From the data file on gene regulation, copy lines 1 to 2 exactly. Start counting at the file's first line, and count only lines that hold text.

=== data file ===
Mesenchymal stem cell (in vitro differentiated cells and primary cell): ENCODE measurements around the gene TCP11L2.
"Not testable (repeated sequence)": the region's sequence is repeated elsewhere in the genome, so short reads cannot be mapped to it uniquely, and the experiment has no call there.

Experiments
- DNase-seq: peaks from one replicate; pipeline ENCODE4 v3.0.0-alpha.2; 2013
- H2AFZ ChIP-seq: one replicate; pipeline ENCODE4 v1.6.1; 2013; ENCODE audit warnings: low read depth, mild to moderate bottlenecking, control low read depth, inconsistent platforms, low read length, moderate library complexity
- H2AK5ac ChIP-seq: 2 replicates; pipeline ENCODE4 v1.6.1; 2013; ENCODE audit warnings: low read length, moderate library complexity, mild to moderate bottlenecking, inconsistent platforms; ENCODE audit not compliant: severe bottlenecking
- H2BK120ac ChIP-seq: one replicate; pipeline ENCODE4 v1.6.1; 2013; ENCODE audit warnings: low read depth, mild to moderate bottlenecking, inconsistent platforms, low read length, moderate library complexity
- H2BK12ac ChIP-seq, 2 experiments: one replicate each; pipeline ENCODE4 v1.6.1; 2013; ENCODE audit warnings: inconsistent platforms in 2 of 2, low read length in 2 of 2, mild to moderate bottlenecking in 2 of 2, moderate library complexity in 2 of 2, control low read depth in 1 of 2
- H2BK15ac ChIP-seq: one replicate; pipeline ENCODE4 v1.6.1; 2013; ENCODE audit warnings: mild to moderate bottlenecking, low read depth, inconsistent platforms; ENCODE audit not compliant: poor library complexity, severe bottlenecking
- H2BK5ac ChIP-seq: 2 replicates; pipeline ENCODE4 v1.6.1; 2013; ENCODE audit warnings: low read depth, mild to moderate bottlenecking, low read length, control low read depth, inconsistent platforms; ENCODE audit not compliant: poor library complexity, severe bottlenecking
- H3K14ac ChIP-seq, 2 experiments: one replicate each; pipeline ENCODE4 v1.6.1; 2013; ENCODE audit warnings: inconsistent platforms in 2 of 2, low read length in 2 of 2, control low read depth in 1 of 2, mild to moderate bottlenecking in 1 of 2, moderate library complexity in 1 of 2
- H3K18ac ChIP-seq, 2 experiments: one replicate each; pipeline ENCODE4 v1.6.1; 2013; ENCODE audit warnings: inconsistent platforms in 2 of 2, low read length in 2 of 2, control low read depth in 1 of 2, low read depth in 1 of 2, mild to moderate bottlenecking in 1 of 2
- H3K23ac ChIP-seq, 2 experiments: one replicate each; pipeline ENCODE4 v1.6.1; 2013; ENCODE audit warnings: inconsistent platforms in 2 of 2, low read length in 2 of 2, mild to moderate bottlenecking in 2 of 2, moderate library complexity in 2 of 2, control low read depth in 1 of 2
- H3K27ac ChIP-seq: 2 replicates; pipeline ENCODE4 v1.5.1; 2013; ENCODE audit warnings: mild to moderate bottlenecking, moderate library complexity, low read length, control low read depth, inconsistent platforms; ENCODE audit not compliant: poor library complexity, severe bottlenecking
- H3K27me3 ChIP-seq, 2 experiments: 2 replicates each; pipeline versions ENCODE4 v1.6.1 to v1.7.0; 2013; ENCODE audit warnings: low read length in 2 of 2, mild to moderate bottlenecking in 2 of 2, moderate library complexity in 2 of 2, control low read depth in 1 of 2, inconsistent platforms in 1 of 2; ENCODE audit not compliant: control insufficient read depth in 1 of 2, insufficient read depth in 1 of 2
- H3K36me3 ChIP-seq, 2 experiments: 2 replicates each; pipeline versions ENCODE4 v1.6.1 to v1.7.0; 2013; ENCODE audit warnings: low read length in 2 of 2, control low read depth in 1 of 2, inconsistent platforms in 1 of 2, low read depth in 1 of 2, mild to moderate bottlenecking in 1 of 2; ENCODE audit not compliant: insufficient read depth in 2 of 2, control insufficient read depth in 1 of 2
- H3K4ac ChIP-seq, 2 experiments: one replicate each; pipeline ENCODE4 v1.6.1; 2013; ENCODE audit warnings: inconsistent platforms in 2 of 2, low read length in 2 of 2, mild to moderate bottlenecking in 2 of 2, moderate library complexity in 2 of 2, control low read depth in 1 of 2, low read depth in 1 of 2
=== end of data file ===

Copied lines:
Mesenchymal stem cell (in vitro differentiated cells and primary cell): ENCODE measurements around the gene TCP11L2.
"Not testable (repeated sequence)": the region's sequence is repeated elsewhere in the genome, so short reads cannot be mapped to it uniquely, and the experiment has no call there.